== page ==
More importantly, what has United States got to lose if we officially show respect to MJ – the most well known and acknowledged man of color. Will we never commemorate his death with a national week of mourning? Will we never celebrate his birthday officially? Will we never remember that black artistry must be celebrated above all else? It is true we have not duly acknowledged many great black artists in the past. The question is shall we continue this trend?
United States machinery has appropriated the gains from Michael’s “We Are The World” to help America put a human face on its cold war strategies. In America’s war against drugs, Michael has been used as the most influential and positive role model. To implement humanitarian causes that secured politicians such as Al Gore Nobel Prizes and Bill Clinton immortality, Michael’s legacy was used to the max. And most notably, in the past, all American Presidents have issued official statements mourning great artists. Here are just a few:
Jimmy Carter’s written Statement by the President on the Death of Elvis Presley on August 17, 1977
“Elvis Presley’s death deprives our country of a part of itself. He was unique and irreplaceable. More than 20 years ago, he burst upon the scene with an impact that was unprecedented and will probably never be equaled. His music and his personality, fusing the styles of white country and black rhythm and blues, permanently changed the face of American popular culture. His following was immense, and he was a symbol to people the world over of the vitality, rebelliousness, and good humor of his country.”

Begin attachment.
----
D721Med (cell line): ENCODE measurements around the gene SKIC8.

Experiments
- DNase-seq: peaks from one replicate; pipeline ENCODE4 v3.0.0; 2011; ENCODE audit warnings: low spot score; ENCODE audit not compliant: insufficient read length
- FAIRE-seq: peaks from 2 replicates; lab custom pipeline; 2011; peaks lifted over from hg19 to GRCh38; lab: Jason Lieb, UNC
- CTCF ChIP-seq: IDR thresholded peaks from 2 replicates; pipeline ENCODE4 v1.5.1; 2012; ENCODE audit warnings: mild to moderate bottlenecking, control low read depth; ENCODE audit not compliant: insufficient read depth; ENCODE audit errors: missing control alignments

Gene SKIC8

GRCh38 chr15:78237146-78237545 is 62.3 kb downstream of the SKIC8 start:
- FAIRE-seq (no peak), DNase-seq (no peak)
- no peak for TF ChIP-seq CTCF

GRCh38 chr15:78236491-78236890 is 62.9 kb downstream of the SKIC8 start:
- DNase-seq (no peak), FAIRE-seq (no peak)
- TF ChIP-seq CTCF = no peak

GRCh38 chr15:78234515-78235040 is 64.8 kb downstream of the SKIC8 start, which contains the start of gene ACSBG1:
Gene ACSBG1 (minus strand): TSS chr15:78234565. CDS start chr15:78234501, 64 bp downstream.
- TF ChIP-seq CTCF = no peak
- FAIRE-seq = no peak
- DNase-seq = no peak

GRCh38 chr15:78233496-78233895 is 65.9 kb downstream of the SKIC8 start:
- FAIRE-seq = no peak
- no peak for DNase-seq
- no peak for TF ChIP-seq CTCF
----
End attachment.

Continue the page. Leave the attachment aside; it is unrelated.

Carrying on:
John Lennon was remembered after his death by both President Carter and incoming President Reagan through written statements.
Frank Sinatra’s death was mourned by Bill Clinton through a detailed written statement to the press:
“Hillary and I were deeply saddened to hear of the death of a musical legend and an American icon, Frank Sinatra. Early in his long career, fans dubbed him ‘The Voice.’ And that was the first thing America noticed about Frank Sinatra: that miraculous voice, strong and subtle, wisecracking and wistful, streetwise but defiantly sweet. In time he became so much more. Sinatra was a spellbinding performer, on stage or on screen, in musicals, comedies and dramas. He built one of the world’s most important record companies. He won countless awards, from the Grammy — nine times — to the Academy Award, to the Presidential Medal of Freedom. And he dedicated himself to humanitarian causes. When I became president, I had never met Frank Sinatra, although I was an enormous admirer of his. I had the opportunity after I became president to get to know him a little, to have dinner with him, to appreciate on a personal level what fans around the world, including me, appreciated from afar. Frank Sinatra will be missed profoundly by millions around the world. But his music and movies will ensure that ‘Ol’ Blue Eyes’ is never forgotten. Today, I think every American would have to smile and say he really did do it his way. Hillary and I would like to offer our condolences to Frank’s wife, Barbara, and to his children, Nancy, Frank Jr., and Tina. Our hearts are with them today.”
What has stopped President Obama and the US administration from honoring Michael Jackson, who has emerged even greater in his death?